[¶ 3] The victim, KO, was a twenty (20) year old freshman at Northwest Community College in Powell, Wyoming on April 15, 2010. At age fifteen (15), KO was diagnosed by a physician with fibromyalgia and arthritis, conditions which caused her musculoskeletal pain. Her doctors recommended massage therapy, amongst other modalities, to relieve her pain. A woman named Marion Bishop administered massage therapy to KO all during her high school years in Thermopolis, Wyoming. When KO arrived in Powell around September 2009 to attend Northwest Community College, she sought out a new massage therapist. Upon the advice of a local chiropractor, Jessica Tobin, KO selected Appellant, a forty-five (45) year old man who utilized space in Ms. Tobin's office. While there was no evidence Appellant was in fact a certified massage therapist in another state (Wyoming does not require certification), the card he gave to KO indicated he was a certified massage therapist.

[¶ 4] KO advised Appellant she sought out his services because she suffered from fibromyalgia and arthritis. As she started her massage regimen with Appellant, KO followed the same procedure she had followed all during her high school years when she was regularly administered massage therapy by Ms. Bishop: she removed all of her clothing and positioned herself under a sheet— all outside the presence of the massage therapist. When she was ready for the massage to begin, the massage therapist would enter the room and begin the massage. Ms. Bishop or Appellant would administer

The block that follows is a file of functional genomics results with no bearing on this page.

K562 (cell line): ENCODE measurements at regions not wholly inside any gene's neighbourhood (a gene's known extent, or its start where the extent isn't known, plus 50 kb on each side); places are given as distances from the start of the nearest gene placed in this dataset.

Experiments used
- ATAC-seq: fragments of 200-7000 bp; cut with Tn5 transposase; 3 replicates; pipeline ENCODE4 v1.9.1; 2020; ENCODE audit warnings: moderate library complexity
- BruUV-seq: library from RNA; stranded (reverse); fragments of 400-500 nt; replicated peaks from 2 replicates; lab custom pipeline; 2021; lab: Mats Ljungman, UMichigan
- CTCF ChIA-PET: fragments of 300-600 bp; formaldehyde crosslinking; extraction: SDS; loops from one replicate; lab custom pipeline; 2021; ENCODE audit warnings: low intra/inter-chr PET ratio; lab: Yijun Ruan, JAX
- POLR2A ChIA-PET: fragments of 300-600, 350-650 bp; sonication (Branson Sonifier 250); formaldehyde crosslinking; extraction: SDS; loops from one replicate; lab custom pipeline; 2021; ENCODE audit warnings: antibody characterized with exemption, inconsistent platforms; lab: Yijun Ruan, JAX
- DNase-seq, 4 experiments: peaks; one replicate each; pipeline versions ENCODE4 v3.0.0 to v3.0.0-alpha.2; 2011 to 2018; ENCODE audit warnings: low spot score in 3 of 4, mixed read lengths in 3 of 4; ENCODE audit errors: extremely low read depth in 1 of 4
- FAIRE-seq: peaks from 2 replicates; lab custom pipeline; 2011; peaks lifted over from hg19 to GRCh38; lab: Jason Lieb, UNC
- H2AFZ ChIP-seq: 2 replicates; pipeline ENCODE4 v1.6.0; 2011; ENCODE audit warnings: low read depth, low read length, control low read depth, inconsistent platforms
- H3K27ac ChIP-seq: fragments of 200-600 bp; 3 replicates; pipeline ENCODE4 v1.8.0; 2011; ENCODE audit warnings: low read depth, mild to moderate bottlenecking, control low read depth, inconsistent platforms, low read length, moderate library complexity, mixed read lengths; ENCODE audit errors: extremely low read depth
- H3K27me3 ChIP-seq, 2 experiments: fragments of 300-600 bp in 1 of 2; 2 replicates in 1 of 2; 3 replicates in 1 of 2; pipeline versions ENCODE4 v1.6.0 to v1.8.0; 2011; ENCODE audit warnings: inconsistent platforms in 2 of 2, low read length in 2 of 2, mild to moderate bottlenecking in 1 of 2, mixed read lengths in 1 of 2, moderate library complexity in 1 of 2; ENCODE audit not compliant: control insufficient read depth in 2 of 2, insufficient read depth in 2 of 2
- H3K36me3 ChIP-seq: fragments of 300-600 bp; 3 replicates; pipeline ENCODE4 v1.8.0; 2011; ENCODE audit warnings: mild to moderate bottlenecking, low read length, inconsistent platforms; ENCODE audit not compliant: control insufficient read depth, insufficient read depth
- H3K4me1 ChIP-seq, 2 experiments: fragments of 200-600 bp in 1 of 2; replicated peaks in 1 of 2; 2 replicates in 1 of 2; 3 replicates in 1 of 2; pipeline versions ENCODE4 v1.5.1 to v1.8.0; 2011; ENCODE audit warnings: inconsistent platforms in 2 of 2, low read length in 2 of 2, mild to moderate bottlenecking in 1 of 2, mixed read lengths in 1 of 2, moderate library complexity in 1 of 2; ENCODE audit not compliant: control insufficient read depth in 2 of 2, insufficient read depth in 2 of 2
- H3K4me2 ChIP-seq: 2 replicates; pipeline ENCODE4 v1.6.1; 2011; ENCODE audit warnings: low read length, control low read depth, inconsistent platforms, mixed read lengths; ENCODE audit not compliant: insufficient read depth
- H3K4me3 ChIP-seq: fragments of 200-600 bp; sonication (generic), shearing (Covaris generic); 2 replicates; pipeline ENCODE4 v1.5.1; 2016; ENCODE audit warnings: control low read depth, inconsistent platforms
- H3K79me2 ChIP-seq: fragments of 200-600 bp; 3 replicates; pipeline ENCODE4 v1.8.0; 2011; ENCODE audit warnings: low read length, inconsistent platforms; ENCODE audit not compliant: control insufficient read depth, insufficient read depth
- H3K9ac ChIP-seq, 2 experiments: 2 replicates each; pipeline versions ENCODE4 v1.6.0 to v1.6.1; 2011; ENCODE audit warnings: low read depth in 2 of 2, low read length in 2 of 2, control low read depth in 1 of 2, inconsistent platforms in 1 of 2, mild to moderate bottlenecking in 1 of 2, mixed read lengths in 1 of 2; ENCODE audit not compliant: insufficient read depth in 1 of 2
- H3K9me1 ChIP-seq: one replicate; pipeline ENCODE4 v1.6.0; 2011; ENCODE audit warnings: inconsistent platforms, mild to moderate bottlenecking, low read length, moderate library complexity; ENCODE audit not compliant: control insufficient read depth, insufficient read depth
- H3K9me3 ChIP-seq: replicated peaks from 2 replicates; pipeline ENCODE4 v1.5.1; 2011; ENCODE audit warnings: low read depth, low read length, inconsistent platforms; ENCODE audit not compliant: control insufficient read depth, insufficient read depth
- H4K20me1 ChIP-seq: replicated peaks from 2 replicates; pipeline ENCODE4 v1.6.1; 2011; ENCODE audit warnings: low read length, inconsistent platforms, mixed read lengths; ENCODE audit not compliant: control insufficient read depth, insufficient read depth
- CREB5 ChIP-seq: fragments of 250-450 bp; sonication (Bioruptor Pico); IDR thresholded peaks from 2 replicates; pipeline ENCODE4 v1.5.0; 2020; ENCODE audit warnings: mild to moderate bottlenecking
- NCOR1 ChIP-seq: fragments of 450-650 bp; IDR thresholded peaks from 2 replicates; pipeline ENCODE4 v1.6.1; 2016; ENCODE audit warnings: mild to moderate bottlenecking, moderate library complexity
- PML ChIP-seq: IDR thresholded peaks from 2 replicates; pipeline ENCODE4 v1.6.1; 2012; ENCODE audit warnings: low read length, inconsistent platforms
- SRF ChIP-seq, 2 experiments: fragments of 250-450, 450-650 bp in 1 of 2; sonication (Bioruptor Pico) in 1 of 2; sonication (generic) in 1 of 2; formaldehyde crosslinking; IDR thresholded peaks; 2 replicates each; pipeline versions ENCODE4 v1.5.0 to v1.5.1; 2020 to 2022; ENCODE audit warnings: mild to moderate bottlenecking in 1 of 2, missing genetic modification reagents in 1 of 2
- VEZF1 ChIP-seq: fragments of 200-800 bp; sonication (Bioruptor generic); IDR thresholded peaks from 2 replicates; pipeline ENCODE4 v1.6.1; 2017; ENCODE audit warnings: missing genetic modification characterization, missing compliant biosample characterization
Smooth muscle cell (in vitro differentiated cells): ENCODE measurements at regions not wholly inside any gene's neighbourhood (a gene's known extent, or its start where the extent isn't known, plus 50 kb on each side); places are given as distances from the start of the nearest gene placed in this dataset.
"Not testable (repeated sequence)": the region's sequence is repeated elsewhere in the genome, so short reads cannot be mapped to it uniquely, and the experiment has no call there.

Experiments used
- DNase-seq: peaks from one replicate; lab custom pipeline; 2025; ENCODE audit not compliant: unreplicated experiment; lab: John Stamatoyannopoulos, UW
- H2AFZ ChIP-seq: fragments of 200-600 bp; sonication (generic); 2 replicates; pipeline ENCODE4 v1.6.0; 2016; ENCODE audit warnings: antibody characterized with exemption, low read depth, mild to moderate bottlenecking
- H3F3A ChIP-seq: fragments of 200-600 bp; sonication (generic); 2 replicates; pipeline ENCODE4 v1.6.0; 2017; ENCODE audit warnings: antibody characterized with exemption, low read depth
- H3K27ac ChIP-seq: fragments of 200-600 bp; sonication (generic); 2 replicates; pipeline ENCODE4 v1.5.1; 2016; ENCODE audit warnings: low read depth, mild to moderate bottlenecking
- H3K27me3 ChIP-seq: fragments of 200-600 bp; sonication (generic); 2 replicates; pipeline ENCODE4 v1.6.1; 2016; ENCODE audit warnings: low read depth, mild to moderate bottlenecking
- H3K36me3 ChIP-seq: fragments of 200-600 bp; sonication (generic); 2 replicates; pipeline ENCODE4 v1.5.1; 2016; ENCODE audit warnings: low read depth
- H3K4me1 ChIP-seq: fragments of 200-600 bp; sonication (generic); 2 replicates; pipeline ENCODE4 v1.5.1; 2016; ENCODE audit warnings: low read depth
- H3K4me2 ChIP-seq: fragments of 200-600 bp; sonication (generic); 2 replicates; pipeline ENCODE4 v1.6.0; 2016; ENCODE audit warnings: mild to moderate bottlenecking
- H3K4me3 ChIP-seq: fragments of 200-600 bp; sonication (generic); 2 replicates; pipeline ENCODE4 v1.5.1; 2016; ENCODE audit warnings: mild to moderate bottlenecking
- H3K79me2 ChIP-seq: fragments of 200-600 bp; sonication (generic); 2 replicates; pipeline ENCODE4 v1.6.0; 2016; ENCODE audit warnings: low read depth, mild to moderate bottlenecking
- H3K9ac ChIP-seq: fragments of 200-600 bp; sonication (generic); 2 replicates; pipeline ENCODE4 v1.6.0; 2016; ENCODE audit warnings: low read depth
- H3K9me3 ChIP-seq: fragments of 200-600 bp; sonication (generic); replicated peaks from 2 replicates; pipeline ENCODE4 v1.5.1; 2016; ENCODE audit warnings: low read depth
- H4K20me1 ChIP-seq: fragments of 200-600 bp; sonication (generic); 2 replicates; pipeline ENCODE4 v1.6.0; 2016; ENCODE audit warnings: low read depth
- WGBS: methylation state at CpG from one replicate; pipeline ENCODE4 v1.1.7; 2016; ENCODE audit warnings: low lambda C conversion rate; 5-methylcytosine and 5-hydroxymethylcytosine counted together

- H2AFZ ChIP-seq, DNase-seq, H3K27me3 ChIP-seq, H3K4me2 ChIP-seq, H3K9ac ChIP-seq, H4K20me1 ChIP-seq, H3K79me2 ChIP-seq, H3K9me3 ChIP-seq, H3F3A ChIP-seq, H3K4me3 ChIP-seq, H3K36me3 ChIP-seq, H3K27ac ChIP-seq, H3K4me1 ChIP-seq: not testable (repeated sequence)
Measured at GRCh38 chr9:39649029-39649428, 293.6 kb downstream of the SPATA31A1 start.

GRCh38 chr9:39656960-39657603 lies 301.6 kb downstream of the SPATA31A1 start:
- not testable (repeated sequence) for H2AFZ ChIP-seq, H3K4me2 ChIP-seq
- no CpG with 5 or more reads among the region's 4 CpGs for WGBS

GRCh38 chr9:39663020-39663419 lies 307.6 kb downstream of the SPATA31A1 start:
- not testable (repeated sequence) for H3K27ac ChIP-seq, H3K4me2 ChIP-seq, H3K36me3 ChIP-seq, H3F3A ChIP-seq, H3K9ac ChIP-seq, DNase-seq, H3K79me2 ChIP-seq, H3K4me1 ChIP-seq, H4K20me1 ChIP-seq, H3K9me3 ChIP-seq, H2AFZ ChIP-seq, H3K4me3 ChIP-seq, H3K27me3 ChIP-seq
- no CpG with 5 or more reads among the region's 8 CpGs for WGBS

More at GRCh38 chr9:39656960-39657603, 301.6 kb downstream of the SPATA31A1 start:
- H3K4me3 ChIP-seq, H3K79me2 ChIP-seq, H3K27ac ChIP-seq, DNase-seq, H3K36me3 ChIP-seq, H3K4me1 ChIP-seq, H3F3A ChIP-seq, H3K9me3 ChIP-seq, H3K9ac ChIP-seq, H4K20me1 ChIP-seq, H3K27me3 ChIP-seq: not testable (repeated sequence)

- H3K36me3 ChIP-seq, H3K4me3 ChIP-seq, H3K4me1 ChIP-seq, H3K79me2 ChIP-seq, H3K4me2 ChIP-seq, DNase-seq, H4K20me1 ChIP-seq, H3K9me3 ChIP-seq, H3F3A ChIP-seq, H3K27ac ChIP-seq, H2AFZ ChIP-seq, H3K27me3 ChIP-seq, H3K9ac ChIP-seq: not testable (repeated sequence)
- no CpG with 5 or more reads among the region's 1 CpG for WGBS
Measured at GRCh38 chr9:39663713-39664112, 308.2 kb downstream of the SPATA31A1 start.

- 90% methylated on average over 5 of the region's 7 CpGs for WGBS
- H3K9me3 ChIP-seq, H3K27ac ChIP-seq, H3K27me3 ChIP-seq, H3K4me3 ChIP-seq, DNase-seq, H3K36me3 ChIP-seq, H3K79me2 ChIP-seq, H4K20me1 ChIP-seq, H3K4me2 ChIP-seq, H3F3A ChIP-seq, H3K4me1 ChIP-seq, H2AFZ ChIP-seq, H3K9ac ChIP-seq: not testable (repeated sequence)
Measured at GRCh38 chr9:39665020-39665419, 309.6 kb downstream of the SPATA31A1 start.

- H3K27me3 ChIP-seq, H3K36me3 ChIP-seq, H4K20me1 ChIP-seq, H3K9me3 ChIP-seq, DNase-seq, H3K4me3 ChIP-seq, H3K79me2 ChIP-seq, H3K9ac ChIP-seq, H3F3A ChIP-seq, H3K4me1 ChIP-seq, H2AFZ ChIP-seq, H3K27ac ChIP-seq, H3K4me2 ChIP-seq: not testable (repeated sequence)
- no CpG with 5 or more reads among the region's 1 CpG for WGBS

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massage to the various parts of KO's body, all the time working around the sheet draping her so as to allow her to maintain her privacy in respect of her intimate parts. Until the incident in question, this is how Appellant conducted himself. Ms. Bishop testified it was important for a massage therapist to establish a sense of trust with a client, stating that " the more that they trust me, the more relaxed they would be. And the more relaxed they are, the more they benefit from it." Between September 2009 and April 15, 2010, KO received more than a dozen massages from Appellant— all without incident until April 15, 2010.